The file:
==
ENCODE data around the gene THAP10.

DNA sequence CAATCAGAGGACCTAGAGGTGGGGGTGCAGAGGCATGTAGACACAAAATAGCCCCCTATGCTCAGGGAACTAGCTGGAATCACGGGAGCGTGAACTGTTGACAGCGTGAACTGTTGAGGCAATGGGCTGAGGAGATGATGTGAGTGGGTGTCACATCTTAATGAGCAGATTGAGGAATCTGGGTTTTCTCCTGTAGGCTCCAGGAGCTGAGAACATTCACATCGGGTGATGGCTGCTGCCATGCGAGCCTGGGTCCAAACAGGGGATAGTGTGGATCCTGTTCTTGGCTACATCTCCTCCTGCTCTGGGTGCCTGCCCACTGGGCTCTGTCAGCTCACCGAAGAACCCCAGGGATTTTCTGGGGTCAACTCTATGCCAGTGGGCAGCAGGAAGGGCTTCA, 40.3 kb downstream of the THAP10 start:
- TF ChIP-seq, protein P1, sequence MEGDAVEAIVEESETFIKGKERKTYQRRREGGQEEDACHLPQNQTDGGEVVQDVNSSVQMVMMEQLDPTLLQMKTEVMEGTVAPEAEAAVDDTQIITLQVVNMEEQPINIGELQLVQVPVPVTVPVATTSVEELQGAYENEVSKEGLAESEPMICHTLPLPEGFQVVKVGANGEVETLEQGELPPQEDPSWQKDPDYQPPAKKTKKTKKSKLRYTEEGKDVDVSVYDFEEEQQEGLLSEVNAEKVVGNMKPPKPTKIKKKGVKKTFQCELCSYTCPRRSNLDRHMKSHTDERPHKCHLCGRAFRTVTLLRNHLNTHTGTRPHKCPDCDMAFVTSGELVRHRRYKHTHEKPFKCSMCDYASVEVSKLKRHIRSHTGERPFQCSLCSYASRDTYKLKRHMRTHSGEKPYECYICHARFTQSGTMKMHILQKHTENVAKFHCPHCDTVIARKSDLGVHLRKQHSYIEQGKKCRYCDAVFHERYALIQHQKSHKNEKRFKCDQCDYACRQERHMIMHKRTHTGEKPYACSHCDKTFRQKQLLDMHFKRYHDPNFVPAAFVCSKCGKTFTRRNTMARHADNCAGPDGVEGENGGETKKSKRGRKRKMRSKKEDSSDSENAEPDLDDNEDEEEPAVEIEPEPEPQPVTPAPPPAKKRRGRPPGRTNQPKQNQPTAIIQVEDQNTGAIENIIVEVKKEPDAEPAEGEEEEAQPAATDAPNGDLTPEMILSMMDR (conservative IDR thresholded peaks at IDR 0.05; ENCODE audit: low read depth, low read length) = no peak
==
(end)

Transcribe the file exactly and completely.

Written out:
ENCODE data around the gene THAP10.

DNA sequence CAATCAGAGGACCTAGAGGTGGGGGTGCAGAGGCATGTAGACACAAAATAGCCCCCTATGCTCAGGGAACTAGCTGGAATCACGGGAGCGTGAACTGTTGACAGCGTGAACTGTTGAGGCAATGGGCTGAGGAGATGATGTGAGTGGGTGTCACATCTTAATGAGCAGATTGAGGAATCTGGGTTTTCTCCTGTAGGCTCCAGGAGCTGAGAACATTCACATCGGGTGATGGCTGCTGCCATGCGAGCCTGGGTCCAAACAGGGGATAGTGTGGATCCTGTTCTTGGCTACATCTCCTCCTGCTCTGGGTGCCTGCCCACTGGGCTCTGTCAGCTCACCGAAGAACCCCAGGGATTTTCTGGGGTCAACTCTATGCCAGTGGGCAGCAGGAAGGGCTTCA, 40.3 kb downstream of the THAP10 start:
- TF ChIP-seq, protein P1, sequence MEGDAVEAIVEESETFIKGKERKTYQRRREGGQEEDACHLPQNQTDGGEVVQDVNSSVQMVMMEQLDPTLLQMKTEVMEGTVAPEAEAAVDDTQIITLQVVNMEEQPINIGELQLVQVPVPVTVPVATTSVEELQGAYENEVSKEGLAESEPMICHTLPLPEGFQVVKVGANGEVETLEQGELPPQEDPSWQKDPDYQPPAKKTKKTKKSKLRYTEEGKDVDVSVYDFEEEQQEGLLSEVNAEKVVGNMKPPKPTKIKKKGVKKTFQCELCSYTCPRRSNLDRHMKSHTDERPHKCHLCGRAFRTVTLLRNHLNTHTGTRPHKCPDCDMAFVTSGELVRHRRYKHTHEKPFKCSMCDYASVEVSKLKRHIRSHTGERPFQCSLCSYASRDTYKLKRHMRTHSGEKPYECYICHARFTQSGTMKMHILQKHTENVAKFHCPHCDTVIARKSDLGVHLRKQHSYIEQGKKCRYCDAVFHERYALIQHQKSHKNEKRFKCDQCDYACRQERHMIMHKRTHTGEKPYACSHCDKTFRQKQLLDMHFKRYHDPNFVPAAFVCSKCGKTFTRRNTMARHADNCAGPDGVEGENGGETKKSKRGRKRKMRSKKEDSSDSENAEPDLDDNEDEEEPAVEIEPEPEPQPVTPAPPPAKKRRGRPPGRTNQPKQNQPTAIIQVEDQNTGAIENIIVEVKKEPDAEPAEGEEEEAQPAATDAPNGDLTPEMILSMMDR (conservative IDR thresholded peaks at IDR 0.05; ENCODE audit: low read depth, low read length) = no peak